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 Are we ready to welcome Jesus’ humble gesture and acknowledge his presence in the Eucharist?

First Readings: Exodus 12:1-8, 11-14; Responsorial Psalm: Psalms 116:12-13, 15-16BC, 17-18; 

Second Reading:1 Corinthians 11:23-26; Gospel: John 13:1-15

This Holy Thursday Reflection is by 


Youth Delegate-Jesuit Province of Southern Africa,


Holy Thursday inaugurates the beginning of the Easter Triduum which celebrates the institution of the Eucharist and echoes the institution of the Holy Priesthood. This is the summit of the liturgical year in the life of the mother church, which commemorates Christ’s gift of his divine life and presence in the Eucharist, a pinnacle of our Christian life. 

In the Gospel reading for the Mass of the Lord’s Supper (John 13:1-15), we see many examples of how to live our lives, including Jesus doing something extraordinary to set an example for all of humanity. As his hour of humiliation draws near he reveals to his disciples the most profound gesture of humility which amplifies and confirms the love he has for them. He gazed at them, his eyes widely open, with love and bends to perform a humble task reserved for servants –washing smelly and dirty feet. As he bent down to perform the humble gesture to serve his disciples, Jesus was conscious of who would betray him and that his close friends, whom he journeyed with would abandon him through disloyalty. 

We are reminded that the humble gesture that Jesus performed and the supper he had with his disciples were not ordinary events. In the second reading 1 Corinthians 11:23-26, St. Paul reminds the people of Corinth that the problems they are facing are as a result of the improper observance of the Lord’s Supper. The Christians were guilty of observing the Lord’s Supper as if it were only an ordinary meal. As a consequence, there were divisions between the rich and the poor because the Lord’s Supper was observed in the context of the ordinary meal. The rich always hosted these meals and the poor were excluded. This resulted in the poor going hungry and the rich having enough to eat and drink.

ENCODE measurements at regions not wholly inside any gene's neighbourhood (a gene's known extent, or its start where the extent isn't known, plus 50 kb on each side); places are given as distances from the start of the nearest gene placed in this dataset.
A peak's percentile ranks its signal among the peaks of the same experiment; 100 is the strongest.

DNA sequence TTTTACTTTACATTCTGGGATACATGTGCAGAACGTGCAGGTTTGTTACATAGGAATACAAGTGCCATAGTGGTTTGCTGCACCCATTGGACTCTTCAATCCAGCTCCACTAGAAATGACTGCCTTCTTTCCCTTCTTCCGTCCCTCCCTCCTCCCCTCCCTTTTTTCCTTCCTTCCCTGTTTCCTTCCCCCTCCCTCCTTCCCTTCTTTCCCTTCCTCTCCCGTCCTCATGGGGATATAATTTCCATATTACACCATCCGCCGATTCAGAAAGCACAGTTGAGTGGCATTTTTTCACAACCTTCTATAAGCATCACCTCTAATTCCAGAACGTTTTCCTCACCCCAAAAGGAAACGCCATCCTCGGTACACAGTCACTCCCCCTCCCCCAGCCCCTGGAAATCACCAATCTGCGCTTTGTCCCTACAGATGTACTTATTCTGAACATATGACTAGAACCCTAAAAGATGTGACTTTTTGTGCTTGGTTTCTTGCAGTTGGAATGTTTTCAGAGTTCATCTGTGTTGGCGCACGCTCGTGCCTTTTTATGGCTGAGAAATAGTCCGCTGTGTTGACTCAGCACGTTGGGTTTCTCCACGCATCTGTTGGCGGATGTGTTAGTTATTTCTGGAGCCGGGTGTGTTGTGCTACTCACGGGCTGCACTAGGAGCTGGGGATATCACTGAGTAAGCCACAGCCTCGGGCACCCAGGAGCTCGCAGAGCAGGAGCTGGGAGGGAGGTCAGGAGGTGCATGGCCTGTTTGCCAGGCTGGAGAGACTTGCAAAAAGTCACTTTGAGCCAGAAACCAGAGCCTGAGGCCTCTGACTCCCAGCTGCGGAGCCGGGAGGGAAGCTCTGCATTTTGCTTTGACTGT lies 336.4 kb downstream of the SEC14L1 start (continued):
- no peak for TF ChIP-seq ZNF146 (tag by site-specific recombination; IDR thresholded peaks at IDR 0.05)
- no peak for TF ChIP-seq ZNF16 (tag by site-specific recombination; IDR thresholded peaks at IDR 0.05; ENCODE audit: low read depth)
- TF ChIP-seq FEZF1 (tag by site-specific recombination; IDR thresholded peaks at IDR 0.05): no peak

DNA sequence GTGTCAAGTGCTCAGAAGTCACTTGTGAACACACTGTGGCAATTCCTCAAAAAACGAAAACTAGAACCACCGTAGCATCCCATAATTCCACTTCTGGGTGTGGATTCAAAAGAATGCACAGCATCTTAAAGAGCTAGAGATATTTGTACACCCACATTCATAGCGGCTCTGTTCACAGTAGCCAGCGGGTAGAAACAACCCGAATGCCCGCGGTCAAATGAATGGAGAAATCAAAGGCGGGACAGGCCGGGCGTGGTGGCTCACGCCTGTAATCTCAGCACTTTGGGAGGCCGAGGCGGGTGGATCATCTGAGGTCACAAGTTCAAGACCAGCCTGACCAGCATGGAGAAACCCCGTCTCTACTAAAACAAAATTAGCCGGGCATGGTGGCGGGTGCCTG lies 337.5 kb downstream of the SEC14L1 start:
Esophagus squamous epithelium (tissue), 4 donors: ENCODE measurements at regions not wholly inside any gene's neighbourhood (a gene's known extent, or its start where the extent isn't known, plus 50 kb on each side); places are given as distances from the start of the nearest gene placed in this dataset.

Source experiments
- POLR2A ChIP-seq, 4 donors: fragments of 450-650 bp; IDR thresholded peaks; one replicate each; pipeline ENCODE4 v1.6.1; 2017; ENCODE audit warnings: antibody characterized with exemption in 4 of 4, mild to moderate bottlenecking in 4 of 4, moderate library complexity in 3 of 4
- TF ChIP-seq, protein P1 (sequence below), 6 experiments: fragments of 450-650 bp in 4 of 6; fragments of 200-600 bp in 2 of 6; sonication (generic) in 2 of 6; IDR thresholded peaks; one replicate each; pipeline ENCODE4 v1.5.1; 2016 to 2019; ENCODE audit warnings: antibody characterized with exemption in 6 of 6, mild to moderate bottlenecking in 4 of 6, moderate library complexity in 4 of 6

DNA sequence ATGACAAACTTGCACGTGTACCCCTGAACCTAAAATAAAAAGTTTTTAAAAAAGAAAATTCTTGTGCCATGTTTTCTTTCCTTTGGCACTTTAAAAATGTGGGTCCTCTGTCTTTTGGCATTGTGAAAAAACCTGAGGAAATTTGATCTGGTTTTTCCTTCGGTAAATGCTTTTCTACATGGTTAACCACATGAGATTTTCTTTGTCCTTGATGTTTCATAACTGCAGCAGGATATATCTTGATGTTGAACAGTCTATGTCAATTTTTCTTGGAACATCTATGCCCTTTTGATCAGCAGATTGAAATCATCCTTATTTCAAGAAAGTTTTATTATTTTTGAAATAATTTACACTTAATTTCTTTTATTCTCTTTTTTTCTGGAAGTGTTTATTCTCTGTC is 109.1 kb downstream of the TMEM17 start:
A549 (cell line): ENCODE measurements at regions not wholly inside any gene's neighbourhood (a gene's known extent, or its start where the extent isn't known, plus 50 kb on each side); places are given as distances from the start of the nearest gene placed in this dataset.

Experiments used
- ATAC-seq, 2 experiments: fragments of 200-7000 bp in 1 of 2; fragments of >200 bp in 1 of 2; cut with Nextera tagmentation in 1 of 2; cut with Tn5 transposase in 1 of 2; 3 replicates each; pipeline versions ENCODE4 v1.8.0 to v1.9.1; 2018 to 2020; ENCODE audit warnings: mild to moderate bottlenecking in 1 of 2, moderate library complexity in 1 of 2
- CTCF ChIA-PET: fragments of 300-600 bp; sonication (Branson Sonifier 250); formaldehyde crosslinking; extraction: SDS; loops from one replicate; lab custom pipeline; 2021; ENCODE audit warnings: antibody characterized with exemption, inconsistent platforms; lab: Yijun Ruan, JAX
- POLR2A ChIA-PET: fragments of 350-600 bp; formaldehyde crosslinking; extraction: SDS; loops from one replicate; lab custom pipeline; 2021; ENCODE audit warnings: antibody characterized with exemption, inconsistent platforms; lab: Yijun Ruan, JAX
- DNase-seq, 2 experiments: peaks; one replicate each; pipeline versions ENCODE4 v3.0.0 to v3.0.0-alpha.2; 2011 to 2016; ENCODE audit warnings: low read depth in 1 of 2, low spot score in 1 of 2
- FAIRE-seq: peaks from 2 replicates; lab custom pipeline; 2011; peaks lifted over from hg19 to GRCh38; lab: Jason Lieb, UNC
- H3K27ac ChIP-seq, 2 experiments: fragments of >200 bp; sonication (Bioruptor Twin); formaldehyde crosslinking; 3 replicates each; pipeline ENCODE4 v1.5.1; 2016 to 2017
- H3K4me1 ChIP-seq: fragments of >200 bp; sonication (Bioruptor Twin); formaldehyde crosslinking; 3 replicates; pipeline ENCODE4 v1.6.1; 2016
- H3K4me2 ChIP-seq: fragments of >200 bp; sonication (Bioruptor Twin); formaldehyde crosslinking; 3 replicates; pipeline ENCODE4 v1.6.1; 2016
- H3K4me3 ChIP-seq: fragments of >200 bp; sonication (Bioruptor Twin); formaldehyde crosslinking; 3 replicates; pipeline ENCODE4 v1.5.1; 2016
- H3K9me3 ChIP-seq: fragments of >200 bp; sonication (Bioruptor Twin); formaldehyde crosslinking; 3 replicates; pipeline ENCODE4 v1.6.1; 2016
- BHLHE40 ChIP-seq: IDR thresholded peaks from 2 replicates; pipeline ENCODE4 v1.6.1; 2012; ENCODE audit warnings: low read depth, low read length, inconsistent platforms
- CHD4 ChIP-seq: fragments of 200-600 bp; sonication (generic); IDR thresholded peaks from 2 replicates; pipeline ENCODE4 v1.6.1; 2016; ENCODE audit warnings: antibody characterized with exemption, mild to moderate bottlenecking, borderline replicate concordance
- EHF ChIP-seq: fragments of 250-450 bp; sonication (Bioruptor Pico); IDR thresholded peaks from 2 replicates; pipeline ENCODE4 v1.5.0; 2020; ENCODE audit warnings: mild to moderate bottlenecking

Therefore, St. Paul provides counsel to assist us in understanding and appreciating the true meaning and significance of the Lord’s Supper so we can observe it appropriately. Mainly, he wants us to observe this supper as a sacred rite so that we are considerate of each other’s needs. In celebrating this sacred day, the Church echoes the generosity of Jesus and reminds us that he did not come into this world to seek honor and homage. Rather, he came in humility, desiring to reveal his love of God to all humanity. Even as he was betrayed by one of his friends, Jesus’ greatest concern was that his disciples be assured of his love. He knew that if they were confident of his care for them, they would be freer to love others and share his words with them. 

Jesus invites us to his meal, where we receive his flesh and blood in the Eucharist. As we participate in this meal, Jesus washes our feet, cleansing away the cares and strains of life in this fallen world. He shows us that we are his beloved, fills us with his love, and empowers us to desire the best for our brothers and sisters in Christ.

Jesus knows how deeply we need his love if we are to experience the joy of living for him, He kneels before us now today ready to wash us, love us, and fill us. Are we ready to welcome his humble gesture and acknowledge his presence in the Eucharist? By washing our feet through the Holy Eucharist, he restores us to his heavenly Father. He strengthens us, softens the hardness of our hearts, and heals us. It is this very love of God that compels us to journey as Jesus did, sharing his love with others in humility and mercy.  

As we commemorate this day, let us remember to pray for the Pope, Bishops, Priests, and all the other men and women of goodwill. We pray for many vocations throughout the world as well so that the church may flourish. May we acknowledge his presence and accept the salvation he offers us to receive the gift of the Eucharist as food for our salvation.   

Ismael Matambura



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